Implications of High Neuronal Cyclophilin D Levels for Spinal Cord Injury

  • Geddes, James (PI)

Grants and Contracts Details


The immunosuppressant drug Cyclosporin A is currently in clinical trials as a potential treatment for traumatic brain injury. This follows up on promising experimental results demonstrating that CsA improves tissue sparing following rodent traumatic brain injury, although it is less clear if CsA improves functional outcomes. CsA has also been administered following experimental spinal cord injury, with contrasting results. CsA is thought to protect brain and spinal cord tissue by binding to cyclophilin D (CypD), a mitochondrial protein that gates the opening of a mitochondrial permeability transition pore (mPTP). Prolonged mPTP opening results in mitochondrial dysfunction and cell death. We recently found that neuronal mitochondria contain high levels of CypD, and therefore require high CsA levels to inhibit mPTP opening. This may explain the apparent resistance of brain and neuronal mitochondria to CsA-mediated inhibition ofmPT in some previous studies. Unfortunately, the toxicity of CsA limits the dose that can be administered in vivo. To examine the hypothesis that CypD inhibition is protective following spinal cord injury, we will use genetic and newer pharmacologic approaches. Using primary neuronal cultures prepared from CypD knockout mice (ppifl-), wild-type mice, and heterozygotes (ppi/I-) we will evaluate the hypothesis that the high CypD content of neuronal mitochondria enhances vulnerability to excitotoxic insult and requires high levels of CypD inhibitors for neuroprotection. These mice will also be used for in vivo studies examining the influence of mitochondrial CypD content on the extent of secondary degeneration and locomotor impairment following contusion injury to the spinal cord. Using CsA analogs with greater specificity for CypD and reduced toxicity, namely NIM811 and Debio025, we will compare effects of moderate (lO/mg/kg) and high (50 mg/kg) levels of the inhibitors on tissue sparing and locomotor function following spinal cord injury in the rat. Together, these results will provide a clear indication regarding the potential use of CypD inhibitors as a treatment to minimize the secondary damage and improve functional outcome following spinal cord injury.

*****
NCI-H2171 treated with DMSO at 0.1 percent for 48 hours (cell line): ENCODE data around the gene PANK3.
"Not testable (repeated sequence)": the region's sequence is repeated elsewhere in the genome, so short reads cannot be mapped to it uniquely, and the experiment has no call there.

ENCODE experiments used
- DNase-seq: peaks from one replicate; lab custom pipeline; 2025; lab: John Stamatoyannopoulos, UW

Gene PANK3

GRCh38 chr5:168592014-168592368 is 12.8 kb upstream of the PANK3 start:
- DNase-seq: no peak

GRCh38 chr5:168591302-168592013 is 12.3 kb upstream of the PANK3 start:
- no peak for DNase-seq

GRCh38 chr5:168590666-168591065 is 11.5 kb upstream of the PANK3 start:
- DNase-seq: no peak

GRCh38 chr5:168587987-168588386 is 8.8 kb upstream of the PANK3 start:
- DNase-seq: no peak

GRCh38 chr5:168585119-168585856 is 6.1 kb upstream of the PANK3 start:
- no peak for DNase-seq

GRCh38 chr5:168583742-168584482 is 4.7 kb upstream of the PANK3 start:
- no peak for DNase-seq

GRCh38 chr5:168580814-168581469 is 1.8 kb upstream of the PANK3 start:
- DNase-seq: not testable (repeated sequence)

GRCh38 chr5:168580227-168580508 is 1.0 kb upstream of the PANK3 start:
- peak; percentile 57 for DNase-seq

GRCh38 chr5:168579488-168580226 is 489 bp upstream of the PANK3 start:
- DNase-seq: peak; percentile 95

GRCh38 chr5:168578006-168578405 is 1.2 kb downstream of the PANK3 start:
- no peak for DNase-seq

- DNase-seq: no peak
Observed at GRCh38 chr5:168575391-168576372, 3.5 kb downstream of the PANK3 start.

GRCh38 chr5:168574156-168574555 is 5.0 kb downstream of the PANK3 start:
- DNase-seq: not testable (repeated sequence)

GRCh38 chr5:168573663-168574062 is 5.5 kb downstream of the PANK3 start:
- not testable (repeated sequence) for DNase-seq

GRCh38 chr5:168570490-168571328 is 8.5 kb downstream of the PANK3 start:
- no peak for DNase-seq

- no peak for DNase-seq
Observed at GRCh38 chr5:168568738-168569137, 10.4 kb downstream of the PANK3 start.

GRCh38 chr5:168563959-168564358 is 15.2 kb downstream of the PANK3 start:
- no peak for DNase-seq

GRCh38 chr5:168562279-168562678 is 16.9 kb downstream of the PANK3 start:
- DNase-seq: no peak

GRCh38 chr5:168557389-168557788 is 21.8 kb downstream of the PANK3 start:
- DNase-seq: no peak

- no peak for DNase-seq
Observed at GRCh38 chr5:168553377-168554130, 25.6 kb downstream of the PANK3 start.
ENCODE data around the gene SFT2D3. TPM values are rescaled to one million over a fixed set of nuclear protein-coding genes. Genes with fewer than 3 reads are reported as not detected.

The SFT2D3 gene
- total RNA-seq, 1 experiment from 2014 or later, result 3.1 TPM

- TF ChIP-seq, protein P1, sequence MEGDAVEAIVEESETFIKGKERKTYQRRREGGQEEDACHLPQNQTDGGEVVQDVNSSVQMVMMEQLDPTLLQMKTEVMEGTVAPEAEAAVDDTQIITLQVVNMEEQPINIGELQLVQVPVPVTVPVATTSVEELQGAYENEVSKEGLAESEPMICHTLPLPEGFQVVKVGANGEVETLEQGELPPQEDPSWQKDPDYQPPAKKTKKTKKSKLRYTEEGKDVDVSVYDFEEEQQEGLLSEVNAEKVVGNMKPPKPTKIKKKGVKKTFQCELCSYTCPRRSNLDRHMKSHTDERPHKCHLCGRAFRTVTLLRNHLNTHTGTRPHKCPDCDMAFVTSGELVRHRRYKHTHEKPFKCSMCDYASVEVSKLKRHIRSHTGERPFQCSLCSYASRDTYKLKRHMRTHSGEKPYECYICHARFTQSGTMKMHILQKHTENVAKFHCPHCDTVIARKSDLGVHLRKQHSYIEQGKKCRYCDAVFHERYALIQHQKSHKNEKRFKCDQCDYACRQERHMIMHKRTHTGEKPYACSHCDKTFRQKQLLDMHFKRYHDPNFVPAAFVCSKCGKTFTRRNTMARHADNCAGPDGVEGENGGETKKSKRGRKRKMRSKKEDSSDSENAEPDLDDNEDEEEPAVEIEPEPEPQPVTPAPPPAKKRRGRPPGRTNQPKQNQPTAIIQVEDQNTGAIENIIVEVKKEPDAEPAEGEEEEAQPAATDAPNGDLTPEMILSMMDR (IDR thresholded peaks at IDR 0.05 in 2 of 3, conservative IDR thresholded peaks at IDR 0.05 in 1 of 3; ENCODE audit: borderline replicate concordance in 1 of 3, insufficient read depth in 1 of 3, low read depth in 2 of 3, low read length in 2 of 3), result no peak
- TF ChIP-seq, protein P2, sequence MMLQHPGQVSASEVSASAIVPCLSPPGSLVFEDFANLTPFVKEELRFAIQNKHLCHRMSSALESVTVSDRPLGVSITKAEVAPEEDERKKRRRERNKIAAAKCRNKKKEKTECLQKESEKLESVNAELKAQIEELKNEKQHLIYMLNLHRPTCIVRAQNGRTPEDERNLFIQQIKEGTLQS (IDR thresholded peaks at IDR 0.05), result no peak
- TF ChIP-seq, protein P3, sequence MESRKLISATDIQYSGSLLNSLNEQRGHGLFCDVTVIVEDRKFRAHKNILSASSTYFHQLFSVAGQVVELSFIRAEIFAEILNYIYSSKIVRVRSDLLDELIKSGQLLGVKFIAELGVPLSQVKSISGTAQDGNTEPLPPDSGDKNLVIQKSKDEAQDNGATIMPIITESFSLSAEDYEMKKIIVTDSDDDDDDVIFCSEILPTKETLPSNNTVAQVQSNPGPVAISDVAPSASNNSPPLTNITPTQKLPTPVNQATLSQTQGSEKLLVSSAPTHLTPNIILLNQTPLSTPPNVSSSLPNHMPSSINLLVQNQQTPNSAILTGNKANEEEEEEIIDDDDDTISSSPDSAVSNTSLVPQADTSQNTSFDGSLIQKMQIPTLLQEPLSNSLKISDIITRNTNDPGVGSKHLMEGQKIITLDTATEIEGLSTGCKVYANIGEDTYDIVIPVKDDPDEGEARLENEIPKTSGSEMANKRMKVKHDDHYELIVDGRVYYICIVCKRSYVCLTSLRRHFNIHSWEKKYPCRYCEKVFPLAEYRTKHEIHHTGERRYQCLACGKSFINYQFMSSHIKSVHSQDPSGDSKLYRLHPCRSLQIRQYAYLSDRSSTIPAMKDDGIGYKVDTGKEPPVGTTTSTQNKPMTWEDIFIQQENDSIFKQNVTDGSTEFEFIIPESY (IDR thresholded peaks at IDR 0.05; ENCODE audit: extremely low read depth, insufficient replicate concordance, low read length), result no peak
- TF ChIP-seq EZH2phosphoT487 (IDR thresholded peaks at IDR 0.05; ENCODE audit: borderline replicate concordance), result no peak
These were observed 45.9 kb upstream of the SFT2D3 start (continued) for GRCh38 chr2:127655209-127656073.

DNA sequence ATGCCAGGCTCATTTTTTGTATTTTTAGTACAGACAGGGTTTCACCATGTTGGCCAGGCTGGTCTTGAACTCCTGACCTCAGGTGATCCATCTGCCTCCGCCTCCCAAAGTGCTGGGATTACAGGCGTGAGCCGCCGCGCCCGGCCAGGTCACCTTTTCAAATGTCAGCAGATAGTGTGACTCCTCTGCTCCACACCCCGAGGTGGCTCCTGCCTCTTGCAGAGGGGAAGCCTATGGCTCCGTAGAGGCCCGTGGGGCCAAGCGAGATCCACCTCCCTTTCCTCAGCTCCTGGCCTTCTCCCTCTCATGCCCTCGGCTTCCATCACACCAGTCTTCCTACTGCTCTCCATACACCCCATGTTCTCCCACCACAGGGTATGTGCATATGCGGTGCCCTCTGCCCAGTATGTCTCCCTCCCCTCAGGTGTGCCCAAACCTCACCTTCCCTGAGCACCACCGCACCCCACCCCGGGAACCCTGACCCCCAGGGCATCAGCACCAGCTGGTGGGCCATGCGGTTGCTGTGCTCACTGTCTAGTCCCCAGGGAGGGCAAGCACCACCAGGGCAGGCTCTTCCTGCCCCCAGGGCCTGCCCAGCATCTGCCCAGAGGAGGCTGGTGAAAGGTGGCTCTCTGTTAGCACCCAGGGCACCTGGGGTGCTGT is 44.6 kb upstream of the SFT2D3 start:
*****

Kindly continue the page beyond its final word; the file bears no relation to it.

Effective start/end date1/15/081/14/15


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